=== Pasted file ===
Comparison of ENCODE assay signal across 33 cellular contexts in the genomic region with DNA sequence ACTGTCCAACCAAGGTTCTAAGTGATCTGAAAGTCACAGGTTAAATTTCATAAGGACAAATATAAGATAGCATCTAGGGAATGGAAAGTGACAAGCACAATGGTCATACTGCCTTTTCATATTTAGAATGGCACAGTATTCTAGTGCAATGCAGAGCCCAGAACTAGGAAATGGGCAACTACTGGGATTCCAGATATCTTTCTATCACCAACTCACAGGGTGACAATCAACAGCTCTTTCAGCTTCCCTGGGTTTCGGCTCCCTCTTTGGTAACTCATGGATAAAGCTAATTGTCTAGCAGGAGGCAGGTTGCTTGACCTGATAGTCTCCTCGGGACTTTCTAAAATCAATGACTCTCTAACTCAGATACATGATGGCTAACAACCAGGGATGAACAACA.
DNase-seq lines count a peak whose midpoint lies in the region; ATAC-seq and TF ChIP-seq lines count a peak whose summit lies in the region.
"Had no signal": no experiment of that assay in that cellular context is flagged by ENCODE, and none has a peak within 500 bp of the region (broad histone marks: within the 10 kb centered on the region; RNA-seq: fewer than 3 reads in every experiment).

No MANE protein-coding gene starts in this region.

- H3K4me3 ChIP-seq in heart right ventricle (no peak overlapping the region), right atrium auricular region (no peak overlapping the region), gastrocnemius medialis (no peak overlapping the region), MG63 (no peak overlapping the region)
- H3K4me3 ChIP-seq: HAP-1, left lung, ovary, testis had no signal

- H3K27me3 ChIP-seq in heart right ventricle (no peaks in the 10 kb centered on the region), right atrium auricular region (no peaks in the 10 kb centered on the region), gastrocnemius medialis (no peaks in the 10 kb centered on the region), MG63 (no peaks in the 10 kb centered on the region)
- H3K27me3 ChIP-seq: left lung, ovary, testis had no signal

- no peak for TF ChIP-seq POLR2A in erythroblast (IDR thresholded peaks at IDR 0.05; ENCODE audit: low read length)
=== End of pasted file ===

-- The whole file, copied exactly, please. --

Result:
Comparison of ENCODE assay signal across 33 cellular contexts in the genomic region with DNA sequence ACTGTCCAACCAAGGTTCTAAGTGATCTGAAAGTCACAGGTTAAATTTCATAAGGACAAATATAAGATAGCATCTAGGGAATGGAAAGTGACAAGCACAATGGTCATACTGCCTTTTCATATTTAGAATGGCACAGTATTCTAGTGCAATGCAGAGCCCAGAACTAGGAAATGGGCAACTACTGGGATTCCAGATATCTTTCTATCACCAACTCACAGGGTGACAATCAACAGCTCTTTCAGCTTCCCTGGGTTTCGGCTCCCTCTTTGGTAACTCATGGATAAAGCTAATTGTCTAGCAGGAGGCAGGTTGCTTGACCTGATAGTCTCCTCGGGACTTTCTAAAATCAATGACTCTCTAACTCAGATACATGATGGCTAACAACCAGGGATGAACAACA.
DNase-seq lines count a peak whose midpoint lies in the region; ATAC-seq and TF ChIP-seq lines count a peak whose summit lies in the region.
"Had no signal": no experiment of that assay in that cellular context is flagged by ENCODE, and none has a peak within 500 bp of the region (broad histone marks: within the 10 kb centered on the region; RNA-seq: fewer than 3 reads in every experiment).

No MANE protein-coding gene starts in this region.

- H3K4me3 ChIP-seq in heart right ventricle (no peak overlapping the region), right atrium auricular region (no peak overlapping the region), gastrocnemius medialis (no peak overlapping the region), MG63 (no peak overlapping the region)
- H3K4me3 ChIP-seq: HAP-1, left lung, ovary, testis had no signal

- H3K27me3 ChIP-seq in heart right ventricle (no peaks in the 10 kb centered on the region), right atrium auricular region (no peaks in the 10 kb centered on the region), gastrocnemius medialis (no peaks in the 10 kb centered on the region), MG63 (no peaks in the 10 kb centered on the region)
- H3K27me3 ChIP-seq: left lung, ovary, testis had no signal

- no peak for TF ChIP-seq POLR2A in erythroblast (IDR thresholded peaks at IDR 0.05; ENCODE audit: low read length)